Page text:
As a wood mechanic, wood is your specialty! You manufacture furniture and interior fittings or operate production facilities and install tools and equipment. Whatever wood you get your hands on, it will be handled, packaged and stored properly. Because you can recognize the types and properties of wood and wood-based materials while you sleep. This is how you get the most suitable wood for your production and turn it into stairs, windows, doors, furniture or shelves. With your help, furniture stores keep selling new furniture so their customers can be comfortable and turn on their TV on the new TV bench!
What does a wood mechanic learn in training?
The dual training to become a wood mechanic takes three years and is divided into two subjects. On the one hand, you can opt for an apprenticeship as a wood mechanic in the field of "furniture construction and interior design". You will supervise the production facilities that are used to manufacture furniture. Whether you want to produce a custom-made dressing room or a dining table - as a wood mechanic, this is no problem for you!
What does a wood mechanic do?
You choose the right raw wood that matches your furniture perfectly in terms of hardness. If you want to make a shelf, beech or cherry are in high demand, and chipboard is needed for elements that need to be bent. The wood-based materials are then sawn with machines according to the specifications of the order and processed further. The edges are rounded or ground into the right shape so that you don't get hurt. All the work creates a lot of noise and dust. So you shouldn't be so sensitive and a dust allergy is not a problem in this job either. Respirators as well as hearing protection and protective clothing are a must! After cleaning, milling and sanding the components, bleach, stain, fill and paint the surfaces. This allows you to achieve various effects and protect the surface at the same time. The final step is to assemble the individual components exactly. You dowel and glue the shelves, drill holes and attach fittings. The functionality of the finished piece of furniture should then be checked and if all goes well, you will pack and store it professionally.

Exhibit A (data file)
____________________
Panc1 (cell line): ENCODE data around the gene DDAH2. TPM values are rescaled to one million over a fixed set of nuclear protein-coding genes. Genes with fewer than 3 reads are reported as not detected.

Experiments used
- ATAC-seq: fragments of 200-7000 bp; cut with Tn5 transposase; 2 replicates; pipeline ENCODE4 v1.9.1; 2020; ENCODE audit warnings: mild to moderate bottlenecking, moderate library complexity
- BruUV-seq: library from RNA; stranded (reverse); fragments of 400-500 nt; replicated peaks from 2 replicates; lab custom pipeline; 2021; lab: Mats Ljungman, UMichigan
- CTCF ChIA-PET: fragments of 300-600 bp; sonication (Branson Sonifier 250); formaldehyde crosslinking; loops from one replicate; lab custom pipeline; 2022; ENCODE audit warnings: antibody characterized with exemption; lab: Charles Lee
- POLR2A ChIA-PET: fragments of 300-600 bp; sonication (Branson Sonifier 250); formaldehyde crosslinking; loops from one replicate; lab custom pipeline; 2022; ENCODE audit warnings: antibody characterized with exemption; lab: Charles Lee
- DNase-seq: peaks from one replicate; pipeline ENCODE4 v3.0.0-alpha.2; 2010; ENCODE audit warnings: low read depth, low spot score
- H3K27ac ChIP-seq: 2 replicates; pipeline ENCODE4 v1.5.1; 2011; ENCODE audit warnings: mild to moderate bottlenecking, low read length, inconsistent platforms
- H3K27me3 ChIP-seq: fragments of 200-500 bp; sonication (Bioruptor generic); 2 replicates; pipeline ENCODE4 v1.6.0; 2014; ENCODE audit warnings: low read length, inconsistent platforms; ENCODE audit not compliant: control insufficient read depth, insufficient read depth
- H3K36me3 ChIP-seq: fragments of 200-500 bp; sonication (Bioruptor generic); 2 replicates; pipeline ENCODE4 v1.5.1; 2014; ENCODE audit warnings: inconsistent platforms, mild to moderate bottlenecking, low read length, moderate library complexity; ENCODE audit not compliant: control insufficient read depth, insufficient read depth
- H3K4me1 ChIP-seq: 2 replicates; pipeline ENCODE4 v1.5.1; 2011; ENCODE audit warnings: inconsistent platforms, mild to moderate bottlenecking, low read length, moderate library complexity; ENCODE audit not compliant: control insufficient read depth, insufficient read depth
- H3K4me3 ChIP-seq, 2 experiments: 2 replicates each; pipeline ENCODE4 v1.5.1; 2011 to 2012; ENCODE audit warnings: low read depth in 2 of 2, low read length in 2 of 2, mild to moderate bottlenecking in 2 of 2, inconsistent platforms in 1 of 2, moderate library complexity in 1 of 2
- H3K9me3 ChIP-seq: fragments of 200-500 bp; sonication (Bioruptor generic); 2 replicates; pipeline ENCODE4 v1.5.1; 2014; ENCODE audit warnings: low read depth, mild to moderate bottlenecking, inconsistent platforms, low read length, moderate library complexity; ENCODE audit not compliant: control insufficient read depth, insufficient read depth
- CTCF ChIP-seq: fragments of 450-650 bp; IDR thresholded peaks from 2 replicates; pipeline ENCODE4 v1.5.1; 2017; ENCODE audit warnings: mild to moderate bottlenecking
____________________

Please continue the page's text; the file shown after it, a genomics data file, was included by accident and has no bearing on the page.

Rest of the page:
If you opt for the other subject, namely "construction elements, wooden packing materials and frames", your daily work will of course also be different. The work on wood can start with electronically controlled machines. Windows, doors or steps: this is your territory. You saw, mill and grind to assemble the components at the end. Holes are drilled, fittings are attached and components are doweled. In the end, the finished parts are of course checked by professionals to make sure everything is correct. Then you pack the products and store them properly. If components are to be installed on site, you must pack them securely for transport so that nothing breaks. You bring the frames, doors or steps to the place of use and assemble them there in consultation with your customer. Regardless of the specialty you choose, you should know that working on the machines means physical effort. Noise and dust should not be underestimated either and can cause serious damage if you do not wear adequate respiratory and hearing protection. It is therefore essential that you comply with the safety measures prescribed during your training, so nothing can go wrong!